Sunday, June 6, 2010
Athletics, Pt.2: Famous Jewish Sports Stars, Me Included
OK, so back to sports. Sports, sports sports.
I was born in the year 1985, to two Jewish parents, who were the children of more Jewish parents, and back and back along the way to the ultimate First Jew, who I guess was Jesus' dad, God. I digress, but what I am trying to illustrate is that I come from Jewish blood. Hence the title of this blog. My Jewish identity comes with many cultural norms. Those do not include physical strength, agility, or athletic prowess. Not at all.
One of my favorite lines in the movie "Airplane" comes when an elderly woman, sitting in one of the aisles of the plane, asks for some reading material for the flight. The stewardess replies, "Here, we have this pamphlet: "Famous Jewish Sports Stars." The pamphlet is literally as thick as two loose leaf sheets. I think that's about right.
I'd like to name some of these aforementioned Jewish Sports stars. Let's start with basketball. Interestingly, the NBA began with a league comprised of mostly Jewish players. This is because at the time the NBA was founded, the mid 1940's, the players of the sport were mostly composed of the lower economic classes of society. The street people. At that time, Jews were just in the warm-up stage of taking over the world, and controlling all the money, and were in fact pretty poor, particularly in New York City, where basketball was mostly played. And so the first New York Knicks basketball team was composed almost entirely of Jewish players. The most famous Jewish athlete I can think of from that era was Red Holtzman, who played for the Knicks and won the Rookie of the Year in 1948, going on to become a legendary head coach for the franchise. Going down the historical line we have Dolph Shayes, an unreasonably tall Jew who played center, and whose son, Dan, also played in the 90's. All the rest of the Jews have since become general managers.
Football? Yeesh. Sid Luckman is probably the most famous, a quarterback for the Chicago Bears in the 40's, considered by most to be the best Jewish player in NFL history. The picture to the right is of Sid at his Bar Mitzvah. He came ready to play. More recently, Mike Rosenthal played for the Giants for several seasons as an offensive lineman. And of course, who could forget:
There has never been a Jewish hockey player ever.
And of course, baseball. I could not in good conscience start anywhere but Sandy Koufax, our hero. Sandy Koufax (born Sanford Braun) was a Hall of Fame pitcher for the LA Dodgers in the 60's. His most famous moment was sitting out Game 1 of the 1965 World Series against the Minnesota Twins, in observance of Yom Kippur, during which Jews don't work or eat all day. I assume he also sat out the Nathan's Hot Dog Eating contest held that day. This was a seminal moment in Jewish Sports History; an athlete sitting out perhaps the most important game of his career in religious observance. He made Jews happier than if they were to suddenly come upon a mountain of toasted poppyseed bagels in the middle of the desert. After sitting out Game 1, Koufax pitched 7 solid innings in Game 2, which the Dodgers lost. Notably, the Dodgers ended up beating the Twins in seven games, with Koufax winning Game 7 on two days rest. This began a long history of Minnesotans getting totally pwned by Jews.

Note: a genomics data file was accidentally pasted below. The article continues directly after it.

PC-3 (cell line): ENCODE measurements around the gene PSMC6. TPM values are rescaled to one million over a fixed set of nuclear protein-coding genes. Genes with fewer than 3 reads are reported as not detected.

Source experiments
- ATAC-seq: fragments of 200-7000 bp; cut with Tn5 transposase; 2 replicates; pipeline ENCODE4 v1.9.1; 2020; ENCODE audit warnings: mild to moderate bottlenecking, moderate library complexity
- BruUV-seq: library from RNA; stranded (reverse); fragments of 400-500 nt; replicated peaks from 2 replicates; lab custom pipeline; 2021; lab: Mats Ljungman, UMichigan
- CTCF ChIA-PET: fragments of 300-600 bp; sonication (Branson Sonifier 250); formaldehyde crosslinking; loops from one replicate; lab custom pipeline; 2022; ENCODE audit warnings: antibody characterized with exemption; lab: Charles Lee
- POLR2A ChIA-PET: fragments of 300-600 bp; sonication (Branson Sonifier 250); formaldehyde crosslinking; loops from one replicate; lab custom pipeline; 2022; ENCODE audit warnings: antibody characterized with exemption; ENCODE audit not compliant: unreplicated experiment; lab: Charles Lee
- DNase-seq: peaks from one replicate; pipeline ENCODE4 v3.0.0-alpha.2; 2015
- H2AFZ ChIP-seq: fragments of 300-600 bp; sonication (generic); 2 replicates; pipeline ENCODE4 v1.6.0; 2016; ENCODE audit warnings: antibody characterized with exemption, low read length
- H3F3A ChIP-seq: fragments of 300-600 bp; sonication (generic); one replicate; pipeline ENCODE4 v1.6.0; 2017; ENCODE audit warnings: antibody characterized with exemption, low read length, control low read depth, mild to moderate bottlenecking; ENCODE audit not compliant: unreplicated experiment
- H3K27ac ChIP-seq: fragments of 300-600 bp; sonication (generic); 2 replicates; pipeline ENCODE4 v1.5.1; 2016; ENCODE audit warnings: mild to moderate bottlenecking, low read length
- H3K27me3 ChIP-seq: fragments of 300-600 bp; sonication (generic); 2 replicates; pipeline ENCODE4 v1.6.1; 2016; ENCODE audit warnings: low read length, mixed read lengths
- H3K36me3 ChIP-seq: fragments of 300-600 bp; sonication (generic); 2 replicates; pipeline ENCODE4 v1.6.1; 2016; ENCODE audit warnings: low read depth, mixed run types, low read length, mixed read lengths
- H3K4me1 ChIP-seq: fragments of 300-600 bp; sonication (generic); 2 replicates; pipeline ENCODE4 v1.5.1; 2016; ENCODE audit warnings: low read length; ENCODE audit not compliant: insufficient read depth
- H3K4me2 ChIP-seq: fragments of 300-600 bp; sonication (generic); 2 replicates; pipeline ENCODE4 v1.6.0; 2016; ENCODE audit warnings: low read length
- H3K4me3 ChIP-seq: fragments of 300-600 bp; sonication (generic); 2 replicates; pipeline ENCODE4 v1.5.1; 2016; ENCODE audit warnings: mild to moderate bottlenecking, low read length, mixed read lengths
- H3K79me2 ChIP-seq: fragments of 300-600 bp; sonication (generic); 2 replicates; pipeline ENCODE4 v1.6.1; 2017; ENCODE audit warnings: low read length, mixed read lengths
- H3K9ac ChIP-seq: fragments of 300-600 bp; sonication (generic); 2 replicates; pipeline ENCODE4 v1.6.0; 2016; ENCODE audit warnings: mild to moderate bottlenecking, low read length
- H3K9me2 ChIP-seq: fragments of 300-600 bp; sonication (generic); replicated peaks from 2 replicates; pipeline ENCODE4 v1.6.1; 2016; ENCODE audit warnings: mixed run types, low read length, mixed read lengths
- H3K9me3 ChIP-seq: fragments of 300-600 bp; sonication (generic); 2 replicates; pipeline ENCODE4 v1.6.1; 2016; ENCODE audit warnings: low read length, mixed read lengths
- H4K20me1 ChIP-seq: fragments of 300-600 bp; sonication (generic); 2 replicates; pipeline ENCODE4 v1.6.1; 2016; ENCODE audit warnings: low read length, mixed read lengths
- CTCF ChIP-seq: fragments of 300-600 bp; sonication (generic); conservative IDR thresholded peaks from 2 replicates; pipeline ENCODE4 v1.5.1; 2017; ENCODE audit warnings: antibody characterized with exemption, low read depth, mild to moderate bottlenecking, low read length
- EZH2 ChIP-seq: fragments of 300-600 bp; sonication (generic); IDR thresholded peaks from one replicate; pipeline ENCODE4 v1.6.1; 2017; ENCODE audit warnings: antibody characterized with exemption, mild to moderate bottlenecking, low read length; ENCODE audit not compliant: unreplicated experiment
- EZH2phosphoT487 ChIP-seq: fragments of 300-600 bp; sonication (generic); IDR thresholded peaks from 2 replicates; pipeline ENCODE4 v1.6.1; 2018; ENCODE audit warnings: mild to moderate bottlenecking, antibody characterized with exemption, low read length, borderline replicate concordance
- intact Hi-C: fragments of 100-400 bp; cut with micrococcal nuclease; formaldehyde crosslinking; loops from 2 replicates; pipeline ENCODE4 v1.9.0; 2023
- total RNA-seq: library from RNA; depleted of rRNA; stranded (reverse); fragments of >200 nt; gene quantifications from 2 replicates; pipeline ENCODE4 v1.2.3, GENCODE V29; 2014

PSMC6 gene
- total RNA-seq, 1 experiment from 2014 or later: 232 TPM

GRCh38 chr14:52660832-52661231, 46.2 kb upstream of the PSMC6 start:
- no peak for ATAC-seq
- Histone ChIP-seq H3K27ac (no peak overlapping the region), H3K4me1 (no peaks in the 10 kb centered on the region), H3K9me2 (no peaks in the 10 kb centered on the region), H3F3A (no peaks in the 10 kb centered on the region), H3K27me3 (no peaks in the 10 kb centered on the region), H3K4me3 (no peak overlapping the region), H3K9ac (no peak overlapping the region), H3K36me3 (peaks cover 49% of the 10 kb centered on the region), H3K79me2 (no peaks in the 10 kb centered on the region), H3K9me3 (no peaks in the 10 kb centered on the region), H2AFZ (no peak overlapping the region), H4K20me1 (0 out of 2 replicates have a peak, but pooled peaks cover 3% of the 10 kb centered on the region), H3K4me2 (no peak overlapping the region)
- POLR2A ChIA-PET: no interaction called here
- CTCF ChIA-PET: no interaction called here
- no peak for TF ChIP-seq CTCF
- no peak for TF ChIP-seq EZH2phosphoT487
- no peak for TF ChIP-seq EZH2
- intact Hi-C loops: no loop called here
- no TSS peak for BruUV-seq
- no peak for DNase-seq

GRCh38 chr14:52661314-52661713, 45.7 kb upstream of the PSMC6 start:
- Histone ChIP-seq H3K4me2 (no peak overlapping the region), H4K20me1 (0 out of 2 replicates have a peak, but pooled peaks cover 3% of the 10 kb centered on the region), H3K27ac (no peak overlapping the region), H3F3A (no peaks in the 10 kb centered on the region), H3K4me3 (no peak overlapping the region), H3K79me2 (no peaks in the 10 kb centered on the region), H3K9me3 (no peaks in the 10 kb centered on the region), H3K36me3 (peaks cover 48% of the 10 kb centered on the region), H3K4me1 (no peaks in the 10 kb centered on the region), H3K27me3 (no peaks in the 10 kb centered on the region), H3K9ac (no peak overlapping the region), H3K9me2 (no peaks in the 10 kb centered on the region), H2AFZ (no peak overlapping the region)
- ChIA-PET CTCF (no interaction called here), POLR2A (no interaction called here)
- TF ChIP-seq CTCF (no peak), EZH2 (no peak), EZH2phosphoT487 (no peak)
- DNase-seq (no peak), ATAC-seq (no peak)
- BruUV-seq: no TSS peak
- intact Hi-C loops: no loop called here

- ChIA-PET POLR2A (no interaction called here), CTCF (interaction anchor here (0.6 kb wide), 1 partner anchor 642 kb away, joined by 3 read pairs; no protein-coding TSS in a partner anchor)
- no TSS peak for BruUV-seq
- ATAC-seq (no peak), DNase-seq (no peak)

Other notable Jew baseball players included Hank Greenberg, and more recently, Shawn Green, Gabe Kapler, and Alex Rodriguez.
Oh! Almost forgot! Mark Spitz, legendary swimmer, whose record of 7 gold medals was recently eclipsed by some fucking stoner.
This leads me to the most famous Jewish Sports star of all:
As mentioned, I grew up playing sports a lot. Even in the big city, I found fields to play baseball, soccer, even flag football. Of course, there were plenty of basketball courts around. I would play tennis in the Central Park courts, and biked a lot. I roller-bladed and even dabbled in roller hockey.
My athletic career began in earnest at the Upper West Side Children's Athletic Training Society, abbreviated CATS. Yeah, I didn't realize how gay that abbreviation was at the time. At age 7, I was thrilled to arrive at an old building on West 73rd street, the basement of which had been turned into an all-purpose indoor fieldhouse, where we played b-ball, soccer, and baseball. It was awesome. Wait, actually, before that I attended the Columbus Gym on 89th and Columbus, a few blocks from my apartment, where as a pre-schooler I dabbled in gymnastics. I was the semitic Nastia Liukin, alright.
I went to a summer camp, Camp Mah-Kee-Nac (pronounced mackinack) in the Berkshires. While activities at this camp were mostly sports, I was relieved to discover that almost the entire camper population was made up of other Jewish kids from the Tri-State area (NY, NJ, CT). I will get into how much I hated kids from NJ and Long Island in another post, but I fucking still hate those kids.